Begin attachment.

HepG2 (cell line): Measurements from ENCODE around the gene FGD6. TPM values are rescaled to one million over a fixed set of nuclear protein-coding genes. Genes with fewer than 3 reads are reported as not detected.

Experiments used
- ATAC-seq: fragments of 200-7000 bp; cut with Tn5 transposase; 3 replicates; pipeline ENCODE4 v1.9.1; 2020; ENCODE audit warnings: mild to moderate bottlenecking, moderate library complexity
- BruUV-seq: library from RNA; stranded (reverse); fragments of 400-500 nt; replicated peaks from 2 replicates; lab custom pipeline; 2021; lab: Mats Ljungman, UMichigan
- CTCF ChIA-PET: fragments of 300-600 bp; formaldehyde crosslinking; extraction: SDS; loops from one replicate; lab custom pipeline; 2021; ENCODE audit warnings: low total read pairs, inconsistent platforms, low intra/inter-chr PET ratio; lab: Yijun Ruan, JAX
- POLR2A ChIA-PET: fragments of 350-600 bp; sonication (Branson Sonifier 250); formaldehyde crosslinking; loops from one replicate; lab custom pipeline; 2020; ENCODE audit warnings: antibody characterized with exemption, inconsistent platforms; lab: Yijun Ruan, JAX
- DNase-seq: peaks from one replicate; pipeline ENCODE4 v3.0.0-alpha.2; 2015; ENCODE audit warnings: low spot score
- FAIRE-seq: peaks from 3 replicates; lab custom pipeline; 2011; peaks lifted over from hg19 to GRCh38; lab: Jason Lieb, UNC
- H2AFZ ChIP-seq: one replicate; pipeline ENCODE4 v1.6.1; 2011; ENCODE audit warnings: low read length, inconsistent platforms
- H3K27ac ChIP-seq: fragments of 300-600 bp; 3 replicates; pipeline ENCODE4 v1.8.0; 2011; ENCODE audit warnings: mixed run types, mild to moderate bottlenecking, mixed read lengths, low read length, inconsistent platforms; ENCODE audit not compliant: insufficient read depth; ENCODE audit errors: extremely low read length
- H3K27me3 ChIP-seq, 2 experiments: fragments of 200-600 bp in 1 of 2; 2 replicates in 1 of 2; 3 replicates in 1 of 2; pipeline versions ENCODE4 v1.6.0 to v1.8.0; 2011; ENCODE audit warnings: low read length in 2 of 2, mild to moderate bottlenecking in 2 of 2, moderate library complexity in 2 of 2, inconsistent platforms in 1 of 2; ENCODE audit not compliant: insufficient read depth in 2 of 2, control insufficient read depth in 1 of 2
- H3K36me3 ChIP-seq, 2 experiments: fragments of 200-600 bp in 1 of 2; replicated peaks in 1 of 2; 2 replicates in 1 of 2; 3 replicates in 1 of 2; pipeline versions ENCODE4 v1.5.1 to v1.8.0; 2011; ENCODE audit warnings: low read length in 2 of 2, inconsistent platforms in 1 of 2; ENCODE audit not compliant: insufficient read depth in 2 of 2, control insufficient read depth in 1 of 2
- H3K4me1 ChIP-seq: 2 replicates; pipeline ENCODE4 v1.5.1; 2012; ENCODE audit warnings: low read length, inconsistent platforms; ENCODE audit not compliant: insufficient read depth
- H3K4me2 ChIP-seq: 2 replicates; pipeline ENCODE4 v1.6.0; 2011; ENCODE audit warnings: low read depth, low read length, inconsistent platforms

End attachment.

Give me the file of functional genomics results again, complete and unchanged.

HepG2 (cell line): Measurements from ENCODE around the gene FGD6. TPM values are rescaled to one million over a fixed set of nuclear protein-coding genes. Genes with fewer than 3 reads are reported as not detected.

Experiments used
- ATAC-seq: fragments of 200-7000 bp; cut with Tn5 transposase; 3 replicates; pipeline ENCODE4 v1.9.1; 2020; ENCODE audit warnings: mild to moderate bottlenecking, moderate library complexity
- BruUV-seq: library from RNA; stranded (reverse); fragments of 400-500 nt; replicated peaks from 2 replicates; lab custom pipeline; 2021; lab: Mats Ljungman, UMichigan
- CTCF ChIA-PET: fragments of 300-600 bp; formaldehyde crosslinking; extraction: SDS; loops from one replicate; lab custom pipeline; 2021; ENCODE audit warnings: low total read pairs, inconsistent platforms, low intra/inter-chr PET ratio; lab: Yijun Ruan, JAX
- POLR2A ChIA-PET: fragments of 350-600 bp; sonication (Branson Sonifier 250); formaldehyde crosslinking; loops from one replicate; lab custom pipeline; 2020; ENCODE audit warnings: antibody characterized with exemption, inconsistent platforms; lab: Yijun Ruan, JAX
- DNase-seq: peaks from one replicate; pipeline ENCODE4 v3.0.0-alpha.2; 2015; ENCODE audit warnings: low spot score
- FAIRE-seq: peaks from 3 replicates; lab custom pipeline; 2011; peaks lifted over from hg19 to GRCh38; lab: Jason Lieb, UNC
- H2AFZ ChIP-seq: one replicate; pipeline ENCODE4 v1.6.1; 2011; ENCODE audit warnings: low read length, inconsistent platforms
- H3K27ac ChIP-seq: fragments of 300-600 bp; 3 replicates; pipeline ENCODE4 v1.8.0; 2011; ENCODE audit warnings: mixed run types, mild to moderate bottlenecking, mixed read lengths, low read length, inconsistent platforms; ENCODE audit not compliant: insufficient read depth; ENCODE audit errors: extremely low read length
- H3K27me3 ChIP-seq, 2 experiments: fragments of 200-600 bp in 1 of 2; 2 replicates in 1 of 2; 3 replicates in 1 of 2; pipeline versions ENCODE4 v1.6.0 to v1.8.0; 2011; ENCODE audit warnings: low read length in 2 of 2, mild to moderate bottlenecking in 2 of 2, moderate library complexity in 2 of 2, inconsistent platforms in 1 of 2; ENCODE audit not compliant: insufficient read depth in 2 of 2, control insufficient read depth in 1 of 2
- H3K36me3 ChIP-seq, 2 experiments: fragments of 200-600 bp in 1 of 2; replicated peaks in 1 of 2; 2 replicates in 1 of 2; 3 replicates in 1 of 2; pipeline versions ENCODE4 v1.5.1 to v1.8.0; 2011; ENCODE audit warnings: low read length in 2 of 2, inconsistent platforms in 1 of 2; ENCODE audit not compliant: insufficient read depth in 2 of 2, control insufficient read depth in 1 of 2
- H3K4me1 ChIP-seq: 2 replicates; pipeline ENCODE4 v1.5.1; 2012; ENCODE audit warnings: low read length, inconsistent platforms; ENCODE audit not compliant: insufficient read depth
- H3K4me2 ChIP-seq: 2 replicates; pipeline ENCODE4 v1.6.0; 2011; ENCODE audit warnings: low read depth, low read length, inconsistent platforms